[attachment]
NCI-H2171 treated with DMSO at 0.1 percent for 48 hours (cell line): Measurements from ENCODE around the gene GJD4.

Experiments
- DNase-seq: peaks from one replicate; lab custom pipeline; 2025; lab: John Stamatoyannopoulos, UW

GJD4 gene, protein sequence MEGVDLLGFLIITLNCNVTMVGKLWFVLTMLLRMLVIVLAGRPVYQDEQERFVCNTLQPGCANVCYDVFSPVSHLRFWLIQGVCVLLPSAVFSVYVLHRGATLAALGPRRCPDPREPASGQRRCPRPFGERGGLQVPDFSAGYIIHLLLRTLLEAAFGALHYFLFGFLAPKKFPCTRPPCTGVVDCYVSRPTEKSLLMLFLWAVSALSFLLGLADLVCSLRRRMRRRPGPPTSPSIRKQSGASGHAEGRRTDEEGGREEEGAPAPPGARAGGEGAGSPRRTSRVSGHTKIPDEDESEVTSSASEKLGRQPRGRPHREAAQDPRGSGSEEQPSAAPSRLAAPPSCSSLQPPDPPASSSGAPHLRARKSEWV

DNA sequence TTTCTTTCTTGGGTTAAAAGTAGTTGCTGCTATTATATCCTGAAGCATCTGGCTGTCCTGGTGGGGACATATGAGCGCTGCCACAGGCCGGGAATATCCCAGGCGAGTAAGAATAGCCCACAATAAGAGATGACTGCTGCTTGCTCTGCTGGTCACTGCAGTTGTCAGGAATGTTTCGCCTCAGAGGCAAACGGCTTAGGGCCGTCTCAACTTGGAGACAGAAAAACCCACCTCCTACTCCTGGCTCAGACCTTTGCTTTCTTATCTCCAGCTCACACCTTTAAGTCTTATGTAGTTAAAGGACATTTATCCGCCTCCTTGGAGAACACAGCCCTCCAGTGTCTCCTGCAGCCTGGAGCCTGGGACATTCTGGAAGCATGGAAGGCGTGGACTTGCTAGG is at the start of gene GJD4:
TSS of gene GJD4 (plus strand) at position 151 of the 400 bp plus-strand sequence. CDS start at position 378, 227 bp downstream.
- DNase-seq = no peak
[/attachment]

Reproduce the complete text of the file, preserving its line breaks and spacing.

NCI-H2171 treated with DMSO at 0.1 percent for 48 hours (cell line): Measurements from ENCODE around the gene GJD4.

Experiments
- DNase-seq: peaks from one replicate; lab custom pipeline; 2025; lab: John Stamatoyannopoulos, UW

GJD4 gene, protein sequence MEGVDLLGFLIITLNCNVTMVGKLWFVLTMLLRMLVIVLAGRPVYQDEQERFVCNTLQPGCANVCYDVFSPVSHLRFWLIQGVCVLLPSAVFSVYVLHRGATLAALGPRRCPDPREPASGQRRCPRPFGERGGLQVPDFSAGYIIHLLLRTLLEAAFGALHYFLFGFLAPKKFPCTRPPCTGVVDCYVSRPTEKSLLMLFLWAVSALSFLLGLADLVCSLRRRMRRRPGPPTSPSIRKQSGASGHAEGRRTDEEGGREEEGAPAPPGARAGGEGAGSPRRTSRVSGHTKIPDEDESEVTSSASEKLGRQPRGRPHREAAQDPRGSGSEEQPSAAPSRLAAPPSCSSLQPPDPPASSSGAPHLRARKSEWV

DNA sequence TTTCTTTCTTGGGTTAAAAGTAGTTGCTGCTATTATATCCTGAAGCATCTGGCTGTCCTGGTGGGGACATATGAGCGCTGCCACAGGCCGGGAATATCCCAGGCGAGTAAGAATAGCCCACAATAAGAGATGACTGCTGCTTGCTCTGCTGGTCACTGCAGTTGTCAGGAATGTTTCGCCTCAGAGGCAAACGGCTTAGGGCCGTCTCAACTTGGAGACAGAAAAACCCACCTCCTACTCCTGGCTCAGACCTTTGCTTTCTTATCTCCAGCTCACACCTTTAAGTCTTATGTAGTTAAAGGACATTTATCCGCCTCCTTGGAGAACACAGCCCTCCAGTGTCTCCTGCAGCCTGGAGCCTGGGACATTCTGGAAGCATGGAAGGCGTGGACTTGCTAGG is at the start of gene GJD4:
TSS of gene GJD4 (plus strand) at position 151 of the 400 bp plus-strand sequence. CDS start at position 378, 227 bp downstream.
- DNase-seq = no peak